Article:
The Acoustic Styles, Influences and Techniques of Rory Gallagher
Series of articles looking in depth at Rory Gallagher's acoustic guitar playing styles and influences from country blues to ragtime, celtic and slide playing. The author, John Carnie, gave a special masterclass on Rory's acoustic styles at the UK Guitar Show at London Olympia in Sept 2018.
The articles were first published published in 1997 in Signals Magazine and written by John Carnie and have been updated from time to time.
One of the things which has been evident in Rory's career is the very wide range of colour he brought to his music, and in particular his albums by the diversity and range of his musical expression. Many albums since the first Taste LP in 1969 right through to Fresh Evidence in 1990, featured not only his renowned electric guitar wizardry and strong songwriting, but also his many styles of acoustic guitar playing as well as harmonica, saxophone, mandolin and other instruments.
His versatility and use of dynamics always showed a richness of maturity and styles from jazz and blues through to rock, country, folk and celtic soul. This is perhaps why Rory Gallagher was not only so influential to a generation of guitarists, but also why he was acknowledged and respected by many fellow musicians throughout the entire spectrum of the music industry.
Gallagher's passing in June 1995 robbed the world of one of its finest and most respected blues rock musicians. Whilst most attention has focused over the years on his exciting and driving electric guitar style and here his fans included Muddy Waters, Van Morrison, Gary Moore, Bob Dylan, Slash, Edge and John Lennon - little has been written on his acoustic styles which ranged from ragtime blues and celtic tunings through to bottleneck slide playing covering his own material as well as memorable interpretations of others' songs.
Rory, however, was well known for his acoustic playing and since his first album with Taste in 1969, most albums included at least one acoustic number. His first solo album included no less than four originals, back to back with reflective and soulful heavier songs. Significantly, live shows would always include a 2 or 3 song acoustic set which would never jar with the rocking intensity of his electric showmanship. Such moments in the shows would be eagerly anticipated and give an opportunity to show off his acoustic dexterity and to pay a homage to the blues originators. The sets also afforded a opportunity to pace the show, quieten things down and give the band a break.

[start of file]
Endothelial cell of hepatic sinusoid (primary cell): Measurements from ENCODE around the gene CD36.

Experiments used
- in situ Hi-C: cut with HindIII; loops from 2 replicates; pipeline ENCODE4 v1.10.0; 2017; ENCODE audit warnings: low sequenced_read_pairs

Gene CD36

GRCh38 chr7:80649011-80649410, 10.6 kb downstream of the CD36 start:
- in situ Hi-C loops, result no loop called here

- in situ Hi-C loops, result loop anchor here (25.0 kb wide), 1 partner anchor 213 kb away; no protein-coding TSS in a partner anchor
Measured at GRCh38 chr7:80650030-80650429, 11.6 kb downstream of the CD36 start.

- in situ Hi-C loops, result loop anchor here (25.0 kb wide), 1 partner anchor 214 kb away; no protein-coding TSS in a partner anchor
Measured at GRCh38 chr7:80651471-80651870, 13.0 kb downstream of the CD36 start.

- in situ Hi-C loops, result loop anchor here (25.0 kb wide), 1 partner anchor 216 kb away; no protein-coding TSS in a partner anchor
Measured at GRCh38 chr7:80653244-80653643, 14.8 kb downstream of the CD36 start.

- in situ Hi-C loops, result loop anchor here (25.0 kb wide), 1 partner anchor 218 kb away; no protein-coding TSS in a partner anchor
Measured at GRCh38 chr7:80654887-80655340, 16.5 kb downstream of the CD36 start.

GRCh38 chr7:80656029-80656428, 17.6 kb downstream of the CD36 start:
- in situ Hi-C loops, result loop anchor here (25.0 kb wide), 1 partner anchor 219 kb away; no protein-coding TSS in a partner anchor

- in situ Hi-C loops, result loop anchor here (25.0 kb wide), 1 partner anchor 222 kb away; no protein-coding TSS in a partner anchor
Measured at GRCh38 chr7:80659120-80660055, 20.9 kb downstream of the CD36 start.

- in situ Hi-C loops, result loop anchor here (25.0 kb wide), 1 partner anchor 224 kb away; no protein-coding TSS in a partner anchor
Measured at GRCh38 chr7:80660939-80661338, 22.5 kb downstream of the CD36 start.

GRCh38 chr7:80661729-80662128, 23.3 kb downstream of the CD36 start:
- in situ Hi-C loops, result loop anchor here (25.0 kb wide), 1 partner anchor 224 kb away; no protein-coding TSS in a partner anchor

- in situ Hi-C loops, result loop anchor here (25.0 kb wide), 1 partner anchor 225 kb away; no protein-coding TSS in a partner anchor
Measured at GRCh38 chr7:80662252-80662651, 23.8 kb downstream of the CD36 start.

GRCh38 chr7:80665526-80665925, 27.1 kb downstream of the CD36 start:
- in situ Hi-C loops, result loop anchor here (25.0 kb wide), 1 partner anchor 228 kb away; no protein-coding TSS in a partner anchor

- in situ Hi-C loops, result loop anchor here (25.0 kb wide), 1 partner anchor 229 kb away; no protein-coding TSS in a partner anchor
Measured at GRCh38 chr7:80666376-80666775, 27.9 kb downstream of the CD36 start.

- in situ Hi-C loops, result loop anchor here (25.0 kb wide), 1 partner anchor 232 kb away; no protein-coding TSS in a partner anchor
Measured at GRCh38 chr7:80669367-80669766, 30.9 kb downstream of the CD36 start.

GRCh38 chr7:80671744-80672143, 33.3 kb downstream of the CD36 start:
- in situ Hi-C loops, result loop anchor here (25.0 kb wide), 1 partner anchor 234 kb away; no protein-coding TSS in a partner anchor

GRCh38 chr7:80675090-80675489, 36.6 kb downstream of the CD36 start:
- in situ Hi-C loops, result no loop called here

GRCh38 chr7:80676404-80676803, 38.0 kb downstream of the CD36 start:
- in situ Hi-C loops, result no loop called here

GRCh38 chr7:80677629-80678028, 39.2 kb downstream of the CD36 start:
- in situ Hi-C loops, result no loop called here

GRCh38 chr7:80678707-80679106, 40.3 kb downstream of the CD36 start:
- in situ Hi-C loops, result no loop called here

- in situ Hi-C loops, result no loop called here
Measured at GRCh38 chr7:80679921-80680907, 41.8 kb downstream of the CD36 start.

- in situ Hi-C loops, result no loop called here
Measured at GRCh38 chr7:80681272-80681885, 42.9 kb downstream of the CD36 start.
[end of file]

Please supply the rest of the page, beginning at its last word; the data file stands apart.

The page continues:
Many of the songs in his acoustic repertoire were written by himself, but he also recorded many by well known, and sometimes more obscure, blues artists. The songs covered, however, tended to not to be the well known blues classics, but adaptations of songs from the twenties and thirties which got the classic Gallagher stamp of identity. The same was true for most of his adaptations of electric blues when doing the odd cover version.
Whilst Rory will always be remembered for the searing emotion of his electric guitar playing the spirit of his style was firmly routed in his acoustic guitar playing, although this sometimes varied to degrees at different times throughout his career. In terms of learning the guitar, Rory would always say to players that they should begin with acoustic guitar and constantly refer to it. He felt that the acoustic, having heavier strings and action was the best training ground for students as it toughened up the hands and prevented 'less faking'.
It also provided a reference point for Gallagher's first love for the early ragtime and country blues guitarists and more latterly his own Irish folk influences. He often reserved his most admiration for the old bluesmen who could sit down and hold an audience spellbound simply by plying their trade with their voice and an acoustic guitar. Again, this 'no frills' attitude showed itself in Rory's 'anti- image' image. A long standing ambition was to record a purely acoustic album and a considerable amount of material had been recorded lately.
In his acoustic playing, Gallagher almost exclusively used a flatpick together with his index and middle fingers to play. This style, although not particularly uncommon, is difficult to learn at first, but with some practice the technique can be mastered and offers a more flexible approach to playing acoustic and also electric guitar.
If you listen to a range of acoustic blues guitarists from the 1920's to the present day, it is noticeable that virtually all use the widely accepted finger picking technique of either thumb and fingers or, equally as common, thumb pick and fingers. The style which Rory mastered and is heard to such great effect on numbers such as 'Pistol Slapper Blues' and 'Barley and Grape Rag' came about due to a number of reasons and influences.